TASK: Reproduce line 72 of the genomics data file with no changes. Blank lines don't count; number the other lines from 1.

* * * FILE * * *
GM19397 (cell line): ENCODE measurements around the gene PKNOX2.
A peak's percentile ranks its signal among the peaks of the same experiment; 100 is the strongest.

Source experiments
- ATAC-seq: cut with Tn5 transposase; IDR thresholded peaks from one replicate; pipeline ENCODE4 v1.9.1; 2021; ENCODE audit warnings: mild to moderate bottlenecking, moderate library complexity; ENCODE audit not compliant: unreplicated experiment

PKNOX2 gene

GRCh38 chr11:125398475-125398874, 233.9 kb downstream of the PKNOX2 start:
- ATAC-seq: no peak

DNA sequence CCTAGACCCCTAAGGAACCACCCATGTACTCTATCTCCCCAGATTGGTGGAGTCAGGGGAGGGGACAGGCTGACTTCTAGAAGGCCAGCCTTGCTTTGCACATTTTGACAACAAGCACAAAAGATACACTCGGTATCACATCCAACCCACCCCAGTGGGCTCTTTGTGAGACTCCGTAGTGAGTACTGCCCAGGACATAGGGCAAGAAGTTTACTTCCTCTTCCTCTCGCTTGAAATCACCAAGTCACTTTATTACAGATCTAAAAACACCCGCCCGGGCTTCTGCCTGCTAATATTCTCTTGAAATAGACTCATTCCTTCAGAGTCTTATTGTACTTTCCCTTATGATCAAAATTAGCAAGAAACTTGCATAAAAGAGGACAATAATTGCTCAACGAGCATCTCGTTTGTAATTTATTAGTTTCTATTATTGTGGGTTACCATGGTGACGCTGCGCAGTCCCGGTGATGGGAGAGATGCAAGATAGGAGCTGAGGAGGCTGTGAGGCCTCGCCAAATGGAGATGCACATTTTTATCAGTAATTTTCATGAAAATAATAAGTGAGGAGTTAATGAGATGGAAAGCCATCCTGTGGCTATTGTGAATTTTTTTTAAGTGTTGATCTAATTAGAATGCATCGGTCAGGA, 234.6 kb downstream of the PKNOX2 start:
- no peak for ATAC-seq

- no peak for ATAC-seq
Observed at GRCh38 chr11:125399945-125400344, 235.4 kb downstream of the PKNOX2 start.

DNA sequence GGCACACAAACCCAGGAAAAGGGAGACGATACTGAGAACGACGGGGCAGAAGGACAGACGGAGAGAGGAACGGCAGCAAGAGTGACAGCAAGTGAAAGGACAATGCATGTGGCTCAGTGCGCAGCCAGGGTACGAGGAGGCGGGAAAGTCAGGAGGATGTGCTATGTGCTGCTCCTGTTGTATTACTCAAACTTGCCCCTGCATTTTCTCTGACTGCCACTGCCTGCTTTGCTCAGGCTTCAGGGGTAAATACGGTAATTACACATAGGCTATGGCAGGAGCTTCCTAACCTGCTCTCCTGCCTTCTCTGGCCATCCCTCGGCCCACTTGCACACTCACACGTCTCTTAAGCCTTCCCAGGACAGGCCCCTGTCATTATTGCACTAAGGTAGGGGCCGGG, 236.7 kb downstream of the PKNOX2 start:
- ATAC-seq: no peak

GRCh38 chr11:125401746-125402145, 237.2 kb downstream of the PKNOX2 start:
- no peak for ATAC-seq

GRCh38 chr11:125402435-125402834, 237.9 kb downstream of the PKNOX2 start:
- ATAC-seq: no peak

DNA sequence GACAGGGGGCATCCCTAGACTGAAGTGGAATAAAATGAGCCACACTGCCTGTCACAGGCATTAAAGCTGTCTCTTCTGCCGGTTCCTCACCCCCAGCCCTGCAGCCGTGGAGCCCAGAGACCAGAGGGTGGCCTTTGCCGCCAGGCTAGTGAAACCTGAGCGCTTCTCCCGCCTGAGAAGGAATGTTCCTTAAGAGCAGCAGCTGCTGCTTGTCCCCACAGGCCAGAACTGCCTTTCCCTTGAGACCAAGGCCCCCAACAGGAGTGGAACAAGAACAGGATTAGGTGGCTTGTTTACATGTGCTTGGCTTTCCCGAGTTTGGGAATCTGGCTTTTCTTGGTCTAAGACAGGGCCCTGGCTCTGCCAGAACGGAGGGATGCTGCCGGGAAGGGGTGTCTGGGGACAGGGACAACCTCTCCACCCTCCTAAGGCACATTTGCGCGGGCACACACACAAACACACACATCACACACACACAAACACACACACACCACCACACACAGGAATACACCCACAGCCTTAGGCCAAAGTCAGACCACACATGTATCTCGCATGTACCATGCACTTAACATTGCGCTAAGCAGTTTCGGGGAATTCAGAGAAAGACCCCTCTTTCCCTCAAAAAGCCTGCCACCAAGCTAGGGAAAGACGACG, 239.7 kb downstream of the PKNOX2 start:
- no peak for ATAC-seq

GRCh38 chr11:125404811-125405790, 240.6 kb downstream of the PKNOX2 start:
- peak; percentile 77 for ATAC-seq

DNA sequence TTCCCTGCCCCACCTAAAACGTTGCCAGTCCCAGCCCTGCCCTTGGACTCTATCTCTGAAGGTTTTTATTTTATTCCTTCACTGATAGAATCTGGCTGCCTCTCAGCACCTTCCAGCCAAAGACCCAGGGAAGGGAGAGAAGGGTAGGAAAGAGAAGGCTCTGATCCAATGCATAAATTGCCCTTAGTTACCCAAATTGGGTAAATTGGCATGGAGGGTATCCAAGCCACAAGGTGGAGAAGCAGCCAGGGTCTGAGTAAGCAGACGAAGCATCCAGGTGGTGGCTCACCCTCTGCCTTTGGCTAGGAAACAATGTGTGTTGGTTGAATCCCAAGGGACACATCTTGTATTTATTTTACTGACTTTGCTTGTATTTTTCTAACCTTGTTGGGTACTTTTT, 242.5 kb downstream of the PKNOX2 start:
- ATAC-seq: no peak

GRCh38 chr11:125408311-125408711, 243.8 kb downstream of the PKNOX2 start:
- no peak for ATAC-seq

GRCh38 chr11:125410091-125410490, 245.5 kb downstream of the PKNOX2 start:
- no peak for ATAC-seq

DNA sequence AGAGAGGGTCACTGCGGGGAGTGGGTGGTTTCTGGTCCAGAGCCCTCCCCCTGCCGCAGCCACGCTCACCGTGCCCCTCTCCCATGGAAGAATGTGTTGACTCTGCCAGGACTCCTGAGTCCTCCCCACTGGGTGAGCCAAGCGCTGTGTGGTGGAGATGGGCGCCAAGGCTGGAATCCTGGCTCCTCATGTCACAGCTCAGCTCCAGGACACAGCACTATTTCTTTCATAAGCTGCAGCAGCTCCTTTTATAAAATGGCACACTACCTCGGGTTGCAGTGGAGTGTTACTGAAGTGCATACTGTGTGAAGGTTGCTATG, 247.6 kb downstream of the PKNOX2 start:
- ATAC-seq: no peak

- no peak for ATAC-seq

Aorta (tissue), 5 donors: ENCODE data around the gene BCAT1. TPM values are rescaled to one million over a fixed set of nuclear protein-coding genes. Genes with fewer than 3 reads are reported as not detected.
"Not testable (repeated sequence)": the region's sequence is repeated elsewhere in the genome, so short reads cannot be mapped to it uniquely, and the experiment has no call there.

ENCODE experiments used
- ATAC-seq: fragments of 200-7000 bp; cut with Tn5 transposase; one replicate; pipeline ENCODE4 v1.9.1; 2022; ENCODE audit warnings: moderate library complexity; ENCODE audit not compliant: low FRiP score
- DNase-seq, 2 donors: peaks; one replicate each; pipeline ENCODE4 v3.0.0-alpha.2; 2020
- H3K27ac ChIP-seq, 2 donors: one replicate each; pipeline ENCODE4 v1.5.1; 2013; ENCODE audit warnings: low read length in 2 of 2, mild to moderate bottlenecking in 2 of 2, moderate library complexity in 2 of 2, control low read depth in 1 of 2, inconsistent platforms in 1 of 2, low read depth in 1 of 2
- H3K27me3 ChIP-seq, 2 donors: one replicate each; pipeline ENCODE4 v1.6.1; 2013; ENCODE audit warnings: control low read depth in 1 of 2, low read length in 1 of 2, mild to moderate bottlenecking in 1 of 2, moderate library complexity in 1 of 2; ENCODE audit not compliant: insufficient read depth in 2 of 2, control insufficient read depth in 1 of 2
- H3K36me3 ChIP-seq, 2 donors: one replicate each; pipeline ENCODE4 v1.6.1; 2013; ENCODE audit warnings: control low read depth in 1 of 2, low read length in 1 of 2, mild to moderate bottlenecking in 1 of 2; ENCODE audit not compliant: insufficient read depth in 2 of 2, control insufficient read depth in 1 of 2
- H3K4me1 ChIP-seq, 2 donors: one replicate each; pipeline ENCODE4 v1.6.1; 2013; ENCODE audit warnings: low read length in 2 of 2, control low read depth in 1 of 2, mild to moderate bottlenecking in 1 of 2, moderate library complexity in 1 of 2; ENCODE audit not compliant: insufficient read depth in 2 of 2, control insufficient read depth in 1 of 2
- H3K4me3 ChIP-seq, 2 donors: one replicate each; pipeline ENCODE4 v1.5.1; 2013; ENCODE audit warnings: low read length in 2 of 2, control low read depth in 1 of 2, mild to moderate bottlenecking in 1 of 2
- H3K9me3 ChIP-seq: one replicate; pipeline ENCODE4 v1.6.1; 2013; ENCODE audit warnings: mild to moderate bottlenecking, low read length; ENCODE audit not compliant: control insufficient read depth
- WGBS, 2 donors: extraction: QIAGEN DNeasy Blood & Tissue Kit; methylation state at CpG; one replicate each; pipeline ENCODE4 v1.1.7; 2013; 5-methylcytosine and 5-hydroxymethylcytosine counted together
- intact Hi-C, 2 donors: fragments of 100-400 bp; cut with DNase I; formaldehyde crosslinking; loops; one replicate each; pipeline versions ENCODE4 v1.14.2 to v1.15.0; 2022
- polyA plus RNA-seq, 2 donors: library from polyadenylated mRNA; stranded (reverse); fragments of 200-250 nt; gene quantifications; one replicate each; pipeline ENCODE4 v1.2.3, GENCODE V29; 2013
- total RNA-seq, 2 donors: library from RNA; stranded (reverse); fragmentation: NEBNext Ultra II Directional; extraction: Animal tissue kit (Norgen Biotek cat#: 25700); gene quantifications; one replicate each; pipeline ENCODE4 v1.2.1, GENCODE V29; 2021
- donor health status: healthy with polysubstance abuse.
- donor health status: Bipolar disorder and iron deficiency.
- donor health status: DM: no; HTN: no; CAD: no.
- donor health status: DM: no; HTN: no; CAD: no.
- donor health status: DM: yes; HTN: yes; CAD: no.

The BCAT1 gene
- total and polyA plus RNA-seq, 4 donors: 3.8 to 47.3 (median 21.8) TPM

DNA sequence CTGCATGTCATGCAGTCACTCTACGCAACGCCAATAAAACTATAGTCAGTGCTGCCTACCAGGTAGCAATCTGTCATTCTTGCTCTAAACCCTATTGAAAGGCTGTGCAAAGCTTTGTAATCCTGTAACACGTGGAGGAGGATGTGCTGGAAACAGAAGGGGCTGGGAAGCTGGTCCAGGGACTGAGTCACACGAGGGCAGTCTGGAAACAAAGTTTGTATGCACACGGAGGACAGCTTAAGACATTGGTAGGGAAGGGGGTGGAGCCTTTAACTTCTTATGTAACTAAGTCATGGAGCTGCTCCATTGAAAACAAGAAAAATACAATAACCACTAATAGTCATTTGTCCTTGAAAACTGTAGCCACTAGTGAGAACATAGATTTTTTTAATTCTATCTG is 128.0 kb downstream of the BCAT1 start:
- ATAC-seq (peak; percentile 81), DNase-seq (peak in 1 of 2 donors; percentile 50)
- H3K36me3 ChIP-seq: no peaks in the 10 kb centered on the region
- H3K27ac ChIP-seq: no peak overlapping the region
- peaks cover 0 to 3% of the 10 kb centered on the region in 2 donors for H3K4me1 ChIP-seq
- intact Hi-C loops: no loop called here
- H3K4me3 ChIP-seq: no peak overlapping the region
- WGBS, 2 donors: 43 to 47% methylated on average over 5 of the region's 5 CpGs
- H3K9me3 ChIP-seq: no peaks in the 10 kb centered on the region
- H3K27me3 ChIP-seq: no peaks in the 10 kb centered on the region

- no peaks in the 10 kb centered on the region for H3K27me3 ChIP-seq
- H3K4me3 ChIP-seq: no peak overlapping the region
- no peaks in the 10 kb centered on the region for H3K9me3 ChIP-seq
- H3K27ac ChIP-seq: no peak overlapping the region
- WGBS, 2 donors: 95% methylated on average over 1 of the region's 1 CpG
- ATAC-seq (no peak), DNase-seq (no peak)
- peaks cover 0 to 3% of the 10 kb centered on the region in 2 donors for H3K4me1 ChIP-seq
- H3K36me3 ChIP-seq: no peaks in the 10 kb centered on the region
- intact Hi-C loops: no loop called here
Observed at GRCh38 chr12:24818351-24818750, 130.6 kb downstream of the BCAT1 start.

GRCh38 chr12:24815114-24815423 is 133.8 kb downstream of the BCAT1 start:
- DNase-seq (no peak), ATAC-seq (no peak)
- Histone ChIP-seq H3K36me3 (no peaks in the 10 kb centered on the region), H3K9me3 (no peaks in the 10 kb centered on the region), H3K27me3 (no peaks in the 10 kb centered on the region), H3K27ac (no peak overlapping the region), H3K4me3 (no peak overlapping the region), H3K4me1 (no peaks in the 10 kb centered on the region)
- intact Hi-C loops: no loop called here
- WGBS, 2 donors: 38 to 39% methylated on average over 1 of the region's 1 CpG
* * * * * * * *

Observed at GRCh38 chr12:24818351-24818750, 130.6 kb downstream of the BCAT1 start.